Gregory Devault v. Jim McDonnell et al
MINUTE (In Chambers) Order to Show Cause Why Petition Should Not Be Dismissed Due to Failure to Exhaust by Magistrate Judge Kenly Kiya Kato. Response to Order to Show Cause due by 5/26/2017. (SEE ORDER FOR DETAILS) (Attachments: # 1 Notice of Dismissal Form) (dts)
UNITED STATES DISTRICT COURT
CENTRAL DISTRICT OF CALIFORNIA
CV 17-3038-PSG (KK)
Date: April 26, 2017
Title: Gregory DeVault v. Jim McDonnell, et al.
Present: The Honorable KENLY KIYA KATO, UNITED STATES MAGISTRATE JUDGE
Attorney(s) Present for Petitioner:
Attorney(s) Present for Respondent:
(In Chambers) Order to Show Cause Why Petition Should Not Be
Dismissed Due to Failure to Exhaust
On April 21, 2017, petitioner Gregory DeVault (“Petitioner”) filed a Petition for Writ of
Habeas Corpus by a Person in State Custody under 28 U.S.C. § 2254 (the “Petition”).
Petitioner challenges his 2016 conviction in Los Angeles Superior Court for bringing a controlled
substance into prison in violation of Section 4573 of the California Penal Code. This Court,
having reviewed the Petition, finds the Petition is subject to dismissal because Petitioner has not
exhausted his state remedies with respect to the ground raised in the Petition. The Court will not
make a final determination regarding whether the Petition should be dismissed, however, without
giving Petitioner an opportunity to address these issues.
THE PETITION IS A WHOLLY UNEXHAUSTED PETITION SUBJECT TO
A state prisoner must exhaust his state court remedies before a federal court may consider
granting habeas corpus relief. 28 U.S.C. § 2254(b)(1)(A); O’Sullivan v. Boerckel, 526 U.S. 838,
842, 119 S. Ct. 1728, 144 L. Ed. 2d 1 (1999). To satisfy the exhaustion requirement, a habeas
petitioner must fairly present his federal claims in the state courts in order to give the State the
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opportunity to pass upon and correct alleged violations of the prisoner’s federal rights. Duncan
v. Henry, 513 U.S. 364, 365, 115 S. Ct. 887, 130 L. Ed. 2d 865 (1995) (per curiam). A habeas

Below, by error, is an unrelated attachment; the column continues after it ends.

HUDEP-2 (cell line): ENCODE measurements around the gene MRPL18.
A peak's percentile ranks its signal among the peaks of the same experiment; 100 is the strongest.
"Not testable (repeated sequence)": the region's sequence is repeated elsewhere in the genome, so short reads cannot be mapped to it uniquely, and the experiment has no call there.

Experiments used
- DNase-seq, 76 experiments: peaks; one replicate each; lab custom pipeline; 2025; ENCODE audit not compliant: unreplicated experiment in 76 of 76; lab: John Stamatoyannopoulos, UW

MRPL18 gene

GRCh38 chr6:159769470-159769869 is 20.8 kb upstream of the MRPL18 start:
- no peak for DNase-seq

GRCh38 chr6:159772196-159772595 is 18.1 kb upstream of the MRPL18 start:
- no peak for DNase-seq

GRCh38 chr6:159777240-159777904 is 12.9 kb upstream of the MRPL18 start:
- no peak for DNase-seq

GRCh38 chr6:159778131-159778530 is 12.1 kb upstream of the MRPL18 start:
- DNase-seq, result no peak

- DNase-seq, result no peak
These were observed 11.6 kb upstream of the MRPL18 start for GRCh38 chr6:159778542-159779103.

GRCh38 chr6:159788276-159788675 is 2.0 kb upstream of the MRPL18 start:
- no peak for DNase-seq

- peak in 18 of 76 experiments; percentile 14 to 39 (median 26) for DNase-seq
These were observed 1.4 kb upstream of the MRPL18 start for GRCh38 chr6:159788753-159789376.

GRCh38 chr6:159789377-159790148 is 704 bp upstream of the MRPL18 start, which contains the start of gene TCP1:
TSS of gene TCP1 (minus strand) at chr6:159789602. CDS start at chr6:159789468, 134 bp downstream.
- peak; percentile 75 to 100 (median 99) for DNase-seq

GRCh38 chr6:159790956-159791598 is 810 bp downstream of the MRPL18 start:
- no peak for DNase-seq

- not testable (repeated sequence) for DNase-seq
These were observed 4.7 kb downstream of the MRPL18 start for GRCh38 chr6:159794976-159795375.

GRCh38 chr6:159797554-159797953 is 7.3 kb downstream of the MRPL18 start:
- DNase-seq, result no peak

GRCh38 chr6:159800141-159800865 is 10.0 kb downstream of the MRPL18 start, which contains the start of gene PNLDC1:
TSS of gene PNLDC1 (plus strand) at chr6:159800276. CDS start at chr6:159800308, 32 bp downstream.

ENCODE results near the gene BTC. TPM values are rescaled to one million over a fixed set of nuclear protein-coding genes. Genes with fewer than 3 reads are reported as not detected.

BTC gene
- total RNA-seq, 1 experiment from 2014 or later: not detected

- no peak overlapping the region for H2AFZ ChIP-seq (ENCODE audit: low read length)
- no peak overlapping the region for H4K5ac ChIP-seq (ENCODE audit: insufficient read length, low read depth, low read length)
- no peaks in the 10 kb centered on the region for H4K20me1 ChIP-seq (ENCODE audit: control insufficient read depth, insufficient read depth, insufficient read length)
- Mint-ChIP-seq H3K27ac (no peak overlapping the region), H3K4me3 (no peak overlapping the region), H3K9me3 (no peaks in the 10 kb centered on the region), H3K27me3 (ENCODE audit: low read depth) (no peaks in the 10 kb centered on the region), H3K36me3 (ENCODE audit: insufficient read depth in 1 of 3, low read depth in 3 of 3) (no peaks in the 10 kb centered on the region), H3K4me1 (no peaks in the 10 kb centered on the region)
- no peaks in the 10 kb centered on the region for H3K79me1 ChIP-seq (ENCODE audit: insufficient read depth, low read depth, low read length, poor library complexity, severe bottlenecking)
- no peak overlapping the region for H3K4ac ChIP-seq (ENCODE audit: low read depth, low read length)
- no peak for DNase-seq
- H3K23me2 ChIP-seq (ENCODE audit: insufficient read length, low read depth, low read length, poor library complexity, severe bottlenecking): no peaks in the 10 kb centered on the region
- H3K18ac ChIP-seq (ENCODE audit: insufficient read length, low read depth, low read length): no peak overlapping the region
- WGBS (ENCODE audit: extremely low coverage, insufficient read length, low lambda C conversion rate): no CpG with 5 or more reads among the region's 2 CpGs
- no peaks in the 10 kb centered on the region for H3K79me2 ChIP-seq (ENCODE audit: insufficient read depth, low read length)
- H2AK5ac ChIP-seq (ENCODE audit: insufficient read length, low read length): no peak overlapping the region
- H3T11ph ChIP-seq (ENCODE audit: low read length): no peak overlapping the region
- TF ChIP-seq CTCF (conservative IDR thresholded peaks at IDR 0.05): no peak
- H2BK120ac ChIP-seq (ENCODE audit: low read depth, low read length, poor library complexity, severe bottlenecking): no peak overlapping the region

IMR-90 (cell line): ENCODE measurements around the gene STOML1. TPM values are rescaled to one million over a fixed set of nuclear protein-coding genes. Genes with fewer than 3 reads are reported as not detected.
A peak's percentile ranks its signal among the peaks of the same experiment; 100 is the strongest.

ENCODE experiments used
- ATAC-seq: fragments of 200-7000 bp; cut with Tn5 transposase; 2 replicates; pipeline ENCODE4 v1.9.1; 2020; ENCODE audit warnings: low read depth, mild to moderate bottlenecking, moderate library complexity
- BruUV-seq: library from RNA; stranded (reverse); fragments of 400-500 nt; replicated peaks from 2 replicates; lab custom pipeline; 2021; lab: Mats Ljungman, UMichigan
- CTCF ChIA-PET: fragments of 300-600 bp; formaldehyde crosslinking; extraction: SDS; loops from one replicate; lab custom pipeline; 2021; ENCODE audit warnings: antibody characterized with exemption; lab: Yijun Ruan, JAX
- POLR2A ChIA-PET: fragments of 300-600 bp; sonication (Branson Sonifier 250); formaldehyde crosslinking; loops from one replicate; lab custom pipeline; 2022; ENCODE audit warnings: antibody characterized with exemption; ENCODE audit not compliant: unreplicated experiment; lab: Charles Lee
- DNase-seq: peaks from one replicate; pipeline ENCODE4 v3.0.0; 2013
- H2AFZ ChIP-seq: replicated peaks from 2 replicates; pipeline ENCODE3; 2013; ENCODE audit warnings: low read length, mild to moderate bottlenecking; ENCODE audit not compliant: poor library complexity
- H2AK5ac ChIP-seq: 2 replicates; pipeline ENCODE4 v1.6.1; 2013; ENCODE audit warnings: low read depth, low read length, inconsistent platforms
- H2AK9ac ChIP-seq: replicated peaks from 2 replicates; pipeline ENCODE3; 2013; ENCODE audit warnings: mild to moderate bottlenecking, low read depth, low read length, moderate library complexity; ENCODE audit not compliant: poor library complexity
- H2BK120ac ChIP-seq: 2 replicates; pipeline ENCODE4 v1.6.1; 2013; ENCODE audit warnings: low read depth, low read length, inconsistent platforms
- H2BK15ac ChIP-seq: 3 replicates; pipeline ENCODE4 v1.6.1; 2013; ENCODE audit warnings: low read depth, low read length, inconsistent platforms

petitioner must give the state courts “one full opportunity” to decide a federal claim by carrying
out “one complete round” of the state’s appellate process in order to properly exhaust a claim.
O’Sullivan, 526 U.S. at 845.
For a petitioner in California state custody, this generally means that the petitioner must
have fairly presented his claims in a petition to the California Supreme Court. See id.
(interpreting 28 U.S.C. § 2254(c)); Gatlin v. Madding, 189 F.3d 882, 888 (9th Cir. 1999)
(applying O’Sullivan to California). A claim has been fairly presented if the petitioner has both
“adequately described the factual basis for [the] claim” and “identified the federal legal basis for
[the] claim.” Gatlin, 189 F.3d at 888.
In this case, Petitioner raises one ground for relief. Pet. at 6. Petitioner seeks to “be
relieved of the (1) one year prior prison enhancement” because his “primary offense is a nonviolent offense,” and “Proposition 57 states non-violent offense[s] will not be sentenced with
[an] enhancement.” Id. Petitioner, however, concedes he never raised his claim on direct
appeal, nor has he filed any other petitions related to this claim. Id. at 3-4. Accordingly, it
appears Petitioner’s claim has not been ruled on by the California Supreme Court. Thus, the